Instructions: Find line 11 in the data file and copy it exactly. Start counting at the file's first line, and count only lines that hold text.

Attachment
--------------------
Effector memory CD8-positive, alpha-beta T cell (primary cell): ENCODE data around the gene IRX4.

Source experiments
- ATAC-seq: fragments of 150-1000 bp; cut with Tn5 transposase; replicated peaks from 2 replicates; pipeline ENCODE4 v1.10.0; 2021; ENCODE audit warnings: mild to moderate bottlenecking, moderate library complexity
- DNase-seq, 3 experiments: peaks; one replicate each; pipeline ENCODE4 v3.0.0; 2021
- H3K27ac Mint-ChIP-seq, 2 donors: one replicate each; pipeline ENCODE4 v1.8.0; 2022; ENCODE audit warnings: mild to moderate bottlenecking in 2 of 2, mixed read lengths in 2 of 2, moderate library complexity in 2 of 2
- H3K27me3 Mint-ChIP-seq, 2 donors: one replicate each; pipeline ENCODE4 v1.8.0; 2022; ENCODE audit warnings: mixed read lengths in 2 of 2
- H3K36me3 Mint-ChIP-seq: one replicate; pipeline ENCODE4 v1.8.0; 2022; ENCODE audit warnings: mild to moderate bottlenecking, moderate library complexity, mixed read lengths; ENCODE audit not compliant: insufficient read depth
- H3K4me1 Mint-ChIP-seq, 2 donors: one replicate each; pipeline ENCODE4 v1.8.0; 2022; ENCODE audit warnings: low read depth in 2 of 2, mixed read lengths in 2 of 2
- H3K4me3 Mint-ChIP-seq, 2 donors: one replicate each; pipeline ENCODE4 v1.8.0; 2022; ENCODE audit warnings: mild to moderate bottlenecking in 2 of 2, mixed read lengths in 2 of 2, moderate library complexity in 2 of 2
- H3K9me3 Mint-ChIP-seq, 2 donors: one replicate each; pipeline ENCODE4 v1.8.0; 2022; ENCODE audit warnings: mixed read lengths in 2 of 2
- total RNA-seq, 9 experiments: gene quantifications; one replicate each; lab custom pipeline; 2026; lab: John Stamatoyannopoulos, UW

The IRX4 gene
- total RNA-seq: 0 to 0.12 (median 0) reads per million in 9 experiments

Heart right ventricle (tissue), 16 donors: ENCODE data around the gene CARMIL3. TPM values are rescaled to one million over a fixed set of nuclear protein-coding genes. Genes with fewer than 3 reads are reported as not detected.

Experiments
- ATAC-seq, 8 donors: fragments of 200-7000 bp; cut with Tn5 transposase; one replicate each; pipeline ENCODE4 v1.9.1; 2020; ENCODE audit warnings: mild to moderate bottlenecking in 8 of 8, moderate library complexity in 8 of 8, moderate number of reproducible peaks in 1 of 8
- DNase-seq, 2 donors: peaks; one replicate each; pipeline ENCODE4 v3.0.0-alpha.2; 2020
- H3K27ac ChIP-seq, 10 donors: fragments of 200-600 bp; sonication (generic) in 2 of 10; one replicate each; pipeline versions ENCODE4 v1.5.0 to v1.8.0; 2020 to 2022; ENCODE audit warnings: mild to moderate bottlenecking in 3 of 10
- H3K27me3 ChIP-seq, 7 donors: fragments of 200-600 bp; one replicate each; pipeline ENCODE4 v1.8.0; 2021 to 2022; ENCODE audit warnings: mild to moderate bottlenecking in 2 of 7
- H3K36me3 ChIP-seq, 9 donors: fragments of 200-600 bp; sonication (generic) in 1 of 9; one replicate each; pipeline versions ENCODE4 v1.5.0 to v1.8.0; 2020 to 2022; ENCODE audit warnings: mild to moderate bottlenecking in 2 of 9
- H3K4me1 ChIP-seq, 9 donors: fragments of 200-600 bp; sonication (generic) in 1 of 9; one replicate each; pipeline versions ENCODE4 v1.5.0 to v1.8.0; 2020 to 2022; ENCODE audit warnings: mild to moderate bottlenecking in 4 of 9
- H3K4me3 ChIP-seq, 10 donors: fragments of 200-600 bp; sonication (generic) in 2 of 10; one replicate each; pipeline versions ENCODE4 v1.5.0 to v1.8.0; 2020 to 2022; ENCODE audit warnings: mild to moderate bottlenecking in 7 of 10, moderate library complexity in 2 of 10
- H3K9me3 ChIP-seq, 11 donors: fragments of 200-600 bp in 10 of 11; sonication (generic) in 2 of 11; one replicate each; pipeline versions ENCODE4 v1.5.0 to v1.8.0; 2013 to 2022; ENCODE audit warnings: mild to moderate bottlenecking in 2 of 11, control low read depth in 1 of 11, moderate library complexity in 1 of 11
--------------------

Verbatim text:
- total RNA-seq, 9 experiments: gene quantifications; one replicate each; lab custom pipeline; 2026; lab: John Stamatoyannopoulos, UW